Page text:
Stephen Hawking says pollution and 'stupidity' still biggest threats to mankind

Leading physicist also worried about Artificial Intelligence in warfare, warning machines' goals may differ from ours

Gabriel Samuels
Wednesday 29 June 2016 12:52
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Stephen Hawking believes we must be vigilant to the dangers of artificial intelligence
Stephen Hawking believes we must be vigilant to the dangers of artificial intelligence

Professor Stephen Hawking says he believes pollution and human “stupidity” remain the biggest threats to mankind, while also expressing his concerns over the use of artificial intelligence in warfare.

The world’s leading theoretical physicist argued “we have certainly not become less greedy or less stupid” in our treatment of the environment over the past decade, during an interview on Larry King Now, which is hosted on Ora TV.

Professor Hawking said: “Six years ago, I was warning about pollution and overcrowding, they have gotten worse since then. The population has grown by half a billion since our last interview, with no end in sight.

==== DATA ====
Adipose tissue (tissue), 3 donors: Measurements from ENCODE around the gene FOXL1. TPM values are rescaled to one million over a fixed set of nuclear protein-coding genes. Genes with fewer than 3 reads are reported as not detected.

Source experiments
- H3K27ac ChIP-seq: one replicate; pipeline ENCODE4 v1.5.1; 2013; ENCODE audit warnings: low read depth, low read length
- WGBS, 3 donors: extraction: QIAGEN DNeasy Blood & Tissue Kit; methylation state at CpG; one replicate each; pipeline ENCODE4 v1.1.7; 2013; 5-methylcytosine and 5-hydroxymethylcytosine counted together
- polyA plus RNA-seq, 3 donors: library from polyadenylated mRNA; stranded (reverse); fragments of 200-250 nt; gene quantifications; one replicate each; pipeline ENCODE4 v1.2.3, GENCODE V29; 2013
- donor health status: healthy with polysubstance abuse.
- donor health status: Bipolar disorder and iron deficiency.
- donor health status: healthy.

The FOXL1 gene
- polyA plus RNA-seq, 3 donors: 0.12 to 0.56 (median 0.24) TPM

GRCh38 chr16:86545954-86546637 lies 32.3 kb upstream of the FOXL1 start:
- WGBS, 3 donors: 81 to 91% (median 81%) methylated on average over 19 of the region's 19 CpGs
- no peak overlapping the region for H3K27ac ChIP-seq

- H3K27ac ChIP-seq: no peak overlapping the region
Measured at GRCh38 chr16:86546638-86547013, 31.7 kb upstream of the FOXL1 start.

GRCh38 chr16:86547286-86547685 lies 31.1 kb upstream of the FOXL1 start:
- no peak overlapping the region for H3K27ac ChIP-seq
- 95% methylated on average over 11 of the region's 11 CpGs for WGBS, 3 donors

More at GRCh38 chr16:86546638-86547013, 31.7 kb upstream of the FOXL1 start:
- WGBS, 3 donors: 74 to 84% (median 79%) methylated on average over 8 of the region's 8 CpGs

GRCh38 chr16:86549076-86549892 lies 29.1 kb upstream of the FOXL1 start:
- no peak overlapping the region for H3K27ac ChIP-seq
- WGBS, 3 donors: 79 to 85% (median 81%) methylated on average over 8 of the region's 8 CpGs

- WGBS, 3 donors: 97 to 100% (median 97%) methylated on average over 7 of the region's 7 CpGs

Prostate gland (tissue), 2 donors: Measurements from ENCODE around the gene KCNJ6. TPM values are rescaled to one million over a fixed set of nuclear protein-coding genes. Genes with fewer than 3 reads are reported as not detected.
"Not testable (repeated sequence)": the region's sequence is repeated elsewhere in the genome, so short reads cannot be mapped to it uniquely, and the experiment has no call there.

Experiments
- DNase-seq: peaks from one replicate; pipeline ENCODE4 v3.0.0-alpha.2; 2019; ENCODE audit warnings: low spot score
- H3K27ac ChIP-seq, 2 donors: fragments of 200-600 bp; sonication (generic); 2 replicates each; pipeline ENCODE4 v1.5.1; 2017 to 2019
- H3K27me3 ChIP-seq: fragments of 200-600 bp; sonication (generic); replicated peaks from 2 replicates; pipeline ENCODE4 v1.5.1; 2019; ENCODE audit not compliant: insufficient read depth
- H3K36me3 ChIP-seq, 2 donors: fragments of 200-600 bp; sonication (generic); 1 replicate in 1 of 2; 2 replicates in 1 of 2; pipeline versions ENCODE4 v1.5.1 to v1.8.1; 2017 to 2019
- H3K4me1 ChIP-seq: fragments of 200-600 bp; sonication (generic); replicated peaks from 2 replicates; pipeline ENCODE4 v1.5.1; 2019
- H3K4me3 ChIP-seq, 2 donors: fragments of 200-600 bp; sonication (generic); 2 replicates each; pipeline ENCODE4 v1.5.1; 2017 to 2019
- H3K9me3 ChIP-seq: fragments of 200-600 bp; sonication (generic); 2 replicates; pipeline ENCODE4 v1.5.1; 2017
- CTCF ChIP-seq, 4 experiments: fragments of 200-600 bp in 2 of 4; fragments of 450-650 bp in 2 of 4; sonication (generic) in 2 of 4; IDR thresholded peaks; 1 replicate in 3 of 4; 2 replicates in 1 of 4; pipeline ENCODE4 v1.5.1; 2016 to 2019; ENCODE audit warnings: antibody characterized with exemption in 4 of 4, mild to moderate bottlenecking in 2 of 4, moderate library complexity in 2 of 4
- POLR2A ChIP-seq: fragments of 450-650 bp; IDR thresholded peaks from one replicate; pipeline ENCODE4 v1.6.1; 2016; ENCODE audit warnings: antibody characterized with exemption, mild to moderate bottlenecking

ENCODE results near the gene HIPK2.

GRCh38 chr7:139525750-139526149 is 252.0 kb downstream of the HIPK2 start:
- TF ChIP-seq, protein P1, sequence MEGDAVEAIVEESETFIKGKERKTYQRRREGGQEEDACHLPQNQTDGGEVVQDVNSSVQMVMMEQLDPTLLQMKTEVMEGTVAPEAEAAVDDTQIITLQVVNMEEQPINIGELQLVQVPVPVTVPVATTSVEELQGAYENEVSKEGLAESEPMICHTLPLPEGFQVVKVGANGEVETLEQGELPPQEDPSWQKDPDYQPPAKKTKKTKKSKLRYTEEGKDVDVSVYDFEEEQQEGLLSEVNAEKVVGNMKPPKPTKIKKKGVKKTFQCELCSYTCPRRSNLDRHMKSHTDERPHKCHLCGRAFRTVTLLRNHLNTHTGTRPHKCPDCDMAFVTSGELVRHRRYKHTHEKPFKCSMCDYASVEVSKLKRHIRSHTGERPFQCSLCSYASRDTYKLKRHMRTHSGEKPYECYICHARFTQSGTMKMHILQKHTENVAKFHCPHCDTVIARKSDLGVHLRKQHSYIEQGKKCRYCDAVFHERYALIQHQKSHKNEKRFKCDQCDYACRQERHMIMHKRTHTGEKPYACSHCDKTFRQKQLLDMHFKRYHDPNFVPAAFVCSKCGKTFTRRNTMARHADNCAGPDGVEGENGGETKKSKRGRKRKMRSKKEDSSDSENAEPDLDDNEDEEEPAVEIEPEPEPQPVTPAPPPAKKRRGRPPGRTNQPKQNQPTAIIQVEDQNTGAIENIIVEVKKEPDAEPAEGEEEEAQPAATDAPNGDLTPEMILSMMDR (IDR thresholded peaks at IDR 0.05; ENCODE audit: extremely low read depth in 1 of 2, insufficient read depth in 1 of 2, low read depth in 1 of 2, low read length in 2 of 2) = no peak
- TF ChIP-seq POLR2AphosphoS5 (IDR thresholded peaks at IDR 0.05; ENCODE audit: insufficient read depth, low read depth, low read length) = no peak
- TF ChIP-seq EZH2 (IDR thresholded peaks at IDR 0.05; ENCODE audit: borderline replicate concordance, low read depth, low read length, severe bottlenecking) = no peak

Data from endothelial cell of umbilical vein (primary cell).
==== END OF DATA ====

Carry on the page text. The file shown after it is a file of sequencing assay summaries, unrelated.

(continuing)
“At this rate, it will be eleven billion by 2100. Air pollution has increased by 8 percent over the past five years. More than 80 percent of inhabitants of urban areas are exposed to unsafe levels of air pollution.

“The increase in air pollution and the emission of increasing levels of carbon dioxide. Will we be too late to avoid dangerous levels of global warming?”

The cosmologist was speaking at the Starmus science conference in Tenerife, themed this year as a tribute to his life’s work.

We have certainly not become less greedy or less stupid

&#13; <p>Professor Stephen Hawking</p>&#13;

Professor Hawking went on to outline his concerns about the future of artificial intelligence technologies, and specifically their primary use in weaponry.

He said: “Governments seem to be engaged in an AI arms race, designing planes and weapons with intelligent technologies. The funding for projects directly beneficial to the human race, such as improved medical screening, seems a somewhat lower priority.

“I don’t think that advances in artificial technology will necessarily be benign. Once machines reach the critical stage of being able to evolve themselves, we cannot predict whether their goals will be the same as ours.”

The professor was also drawn on the nature of existence itself, saying the “deeper reason” of conceivable reality remains a “complete mystery” to him.

Renewable energy is making waves in Europe

Professor Hawking was at the Starmus conference to reveal ambitious plans to map the entire known universe using radiation patterns.

It is hoped the cosmologists' work will reveal the nature of the dark energy which is causing the universe to expand more rapidly.

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